This car has similar feature like that of the EQS. When you look it closely, you will see the third brake light sits at the bottom of the rear window, as opposed to being at the top of the glass on the EQS. In addition, the EQE appears to have a regular trunk lid, whereas its bigger brother seemed to have a more practical lift back configuration in the same vein as the Tesla Model S.
The all-wheel-drive EQE will have electric motors in both front and back, like the electric EQC SUV’s powertrain. We would expect, however, the EQE to provide more electric driving range than the EQC, as it will likely be more aerodynamic due to its lower profile. It is estimated the EQC’s range at around 200 miles.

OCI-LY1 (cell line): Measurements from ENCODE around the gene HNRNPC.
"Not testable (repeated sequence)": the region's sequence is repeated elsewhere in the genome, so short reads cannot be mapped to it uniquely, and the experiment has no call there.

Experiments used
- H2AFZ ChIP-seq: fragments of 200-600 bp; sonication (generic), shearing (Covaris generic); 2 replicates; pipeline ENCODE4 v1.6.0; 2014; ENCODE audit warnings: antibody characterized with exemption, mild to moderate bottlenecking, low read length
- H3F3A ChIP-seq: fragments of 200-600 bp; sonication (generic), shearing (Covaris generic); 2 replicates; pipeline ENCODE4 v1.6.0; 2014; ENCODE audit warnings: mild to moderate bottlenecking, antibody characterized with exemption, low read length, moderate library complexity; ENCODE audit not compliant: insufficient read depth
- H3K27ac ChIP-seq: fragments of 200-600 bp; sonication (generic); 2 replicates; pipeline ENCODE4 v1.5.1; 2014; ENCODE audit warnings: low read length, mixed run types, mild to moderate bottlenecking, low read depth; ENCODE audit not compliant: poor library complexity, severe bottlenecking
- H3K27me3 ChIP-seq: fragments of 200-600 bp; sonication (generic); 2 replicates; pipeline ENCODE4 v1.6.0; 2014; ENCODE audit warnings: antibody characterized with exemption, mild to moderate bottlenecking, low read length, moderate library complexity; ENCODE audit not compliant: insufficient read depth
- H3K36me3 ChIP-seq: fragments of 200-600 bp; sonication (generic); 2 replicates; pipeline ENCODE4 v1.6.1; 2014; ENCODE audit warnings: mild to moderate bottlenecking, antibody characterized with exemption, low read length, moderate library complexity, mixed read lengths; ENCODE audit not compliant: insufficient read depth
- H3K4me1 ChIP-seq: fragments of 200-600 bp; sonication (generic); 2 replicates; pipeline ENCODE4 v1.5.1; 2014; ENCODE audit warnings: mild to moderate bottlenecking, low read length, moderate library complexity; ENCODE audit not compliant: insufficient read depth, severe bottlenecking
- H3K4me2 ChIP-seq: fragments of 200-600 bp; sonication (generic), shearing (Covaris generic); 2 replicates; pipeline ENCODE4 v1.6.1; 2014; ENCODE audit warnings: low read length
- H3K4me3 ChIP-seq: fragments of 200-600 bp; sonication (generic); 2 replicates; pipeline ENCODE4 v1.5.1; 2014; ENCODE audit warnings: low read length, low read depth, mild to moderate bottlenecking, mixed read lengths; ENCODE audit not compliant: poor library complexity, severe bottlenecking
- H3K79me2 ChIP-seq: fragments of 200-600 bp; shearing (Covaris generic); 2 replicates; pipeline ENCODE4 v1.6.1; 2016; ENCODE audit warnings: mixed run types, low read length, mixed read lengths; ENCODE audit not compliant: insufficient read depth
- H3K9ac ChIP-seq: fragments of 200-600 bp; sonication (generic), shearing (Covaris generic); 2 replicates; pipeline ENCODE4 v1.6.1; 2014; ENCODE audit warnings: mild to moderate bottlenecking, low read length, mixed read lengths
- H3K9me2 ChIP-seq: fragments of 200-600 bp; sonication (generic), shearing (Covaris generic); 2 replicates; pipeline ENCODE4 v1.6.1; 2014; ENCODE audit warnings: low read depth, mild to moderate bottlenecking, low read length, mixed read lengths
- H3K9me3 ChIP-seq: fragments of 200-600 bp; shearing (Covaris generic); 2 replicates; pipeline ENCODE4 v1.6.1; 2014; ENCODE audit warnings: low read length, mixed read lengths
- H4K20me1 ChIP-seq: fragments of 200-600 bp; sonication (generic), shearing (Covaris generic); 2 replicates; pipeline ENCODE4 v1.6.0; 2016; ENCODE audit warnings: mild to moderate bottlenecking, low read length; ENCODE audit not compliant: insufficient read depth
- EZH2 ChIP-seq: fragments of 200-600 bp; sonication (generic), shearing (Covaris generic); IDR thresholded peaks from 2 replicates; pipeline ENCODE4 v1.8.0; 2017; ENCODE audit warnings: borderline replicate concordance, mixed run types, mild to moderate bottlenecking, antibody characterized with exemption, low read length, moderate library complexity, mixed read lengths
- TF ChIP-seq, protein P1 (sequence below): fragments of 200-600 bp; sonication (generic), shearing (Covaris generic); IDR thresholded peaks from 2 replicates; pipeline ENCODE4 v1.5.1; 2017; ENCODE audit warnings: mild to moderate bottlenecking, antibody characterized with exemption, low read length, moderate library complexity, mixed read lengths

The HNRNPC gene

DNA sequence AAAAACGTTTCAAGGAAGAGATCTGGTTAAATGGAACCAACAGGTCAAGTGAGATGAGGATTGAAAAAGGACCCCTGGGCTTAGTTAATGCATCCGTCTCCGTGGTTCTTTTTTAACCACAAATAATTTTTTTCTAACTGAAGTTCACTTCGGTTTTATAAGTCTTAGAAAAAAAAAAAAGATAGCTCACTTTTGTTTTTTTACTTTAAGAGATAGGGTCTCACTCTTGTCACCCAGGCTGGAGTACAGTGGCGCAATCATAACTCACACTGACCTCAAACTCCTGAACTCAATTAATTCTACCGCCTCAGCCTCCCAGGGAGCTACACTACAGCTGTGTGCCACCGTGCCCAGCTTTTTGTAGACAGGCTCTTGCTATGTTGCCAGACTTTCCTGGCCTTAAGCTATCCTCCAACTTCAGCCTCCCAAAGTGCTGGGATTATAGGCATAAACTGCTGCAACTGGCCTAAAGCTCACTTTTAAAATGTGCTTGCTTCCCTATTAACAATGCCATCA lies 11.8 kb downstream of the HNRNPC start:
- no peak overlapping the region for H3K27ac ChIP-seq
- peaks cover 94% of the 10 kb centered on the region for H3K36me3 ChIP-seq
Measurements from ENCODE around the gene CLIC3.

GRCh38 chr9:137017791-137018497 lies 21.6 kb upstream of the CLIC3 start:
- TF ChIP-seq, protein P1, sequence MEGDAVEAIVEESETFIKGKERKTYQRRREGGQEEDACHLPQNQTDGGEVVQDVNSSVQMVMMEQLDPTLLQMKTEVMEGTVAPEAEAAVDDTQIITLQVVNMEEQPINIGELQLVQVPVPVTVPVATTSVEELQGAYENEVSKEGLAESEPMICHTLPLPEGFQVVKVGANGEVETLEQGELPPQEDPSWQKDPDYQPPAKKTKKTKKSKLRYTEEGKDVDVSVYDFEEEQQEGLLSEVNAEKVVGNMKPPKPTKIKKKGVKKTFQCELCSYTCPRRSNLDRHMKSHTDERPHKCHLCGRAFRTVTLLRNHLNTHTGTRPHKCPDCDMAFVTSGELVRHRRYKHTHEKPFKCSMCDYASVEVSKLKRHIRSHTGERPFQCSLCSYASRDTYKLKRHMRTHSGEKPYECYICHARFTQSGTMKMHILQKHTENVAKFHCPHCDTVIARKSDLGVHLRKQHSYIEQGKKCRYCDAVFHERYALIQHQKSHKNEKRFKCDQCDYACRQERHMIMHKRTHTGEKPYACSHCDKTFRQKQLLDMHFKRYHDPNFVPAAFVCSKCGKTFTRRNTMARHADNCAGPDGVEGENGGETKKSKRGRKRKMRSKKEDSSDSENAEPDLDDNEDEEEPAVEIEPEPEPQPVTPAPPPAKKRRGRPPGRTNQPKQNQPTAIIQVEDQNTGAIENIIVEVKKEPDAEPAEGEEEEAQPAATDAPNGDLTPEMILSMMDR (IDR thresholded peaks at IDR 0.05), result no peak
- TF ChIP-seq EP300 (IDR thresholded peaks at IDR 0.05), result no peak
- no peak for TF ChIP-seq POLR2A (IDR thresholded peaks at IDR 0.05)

EQE will be a fully electric sedan representing the zero-emissions equivalent of the recently face lifted E-Class Sedan, but with an entirely different design and a platform entirely dedicated to EVs. Although the EQE will be similar in size to a C-Class, its interior should be as roomy as the cabin of an E-Class. This will be due to packaging advantages of the EQE’s dedicated EV platform, which is referred to internally as the MEA2 and features a flat battery in the floor and electric drive at both axles. The MEA2 platform will make its production debut in the EQS.
The extra camouflage slapped on the rear windows will make you believe the belt line will be different by gradually rising towards the rear, which would consequently mean a smaller greenhouse as the rear door glass would be smaller. The EQE appears to have pop-out door handles, although we’ve previously seen prototypes of the EQS with conventional handles as well.
Although the battery capacity and power the EQE will offer, Mercedes is almost certain to deliver improved performance on the EQC, whose EQC400 grade delivers 402 horsepower and should have an EPA-rated range of about 200 miles. The EQC400 is fitted with an 80-kilowatt-hour lithium-ion battery.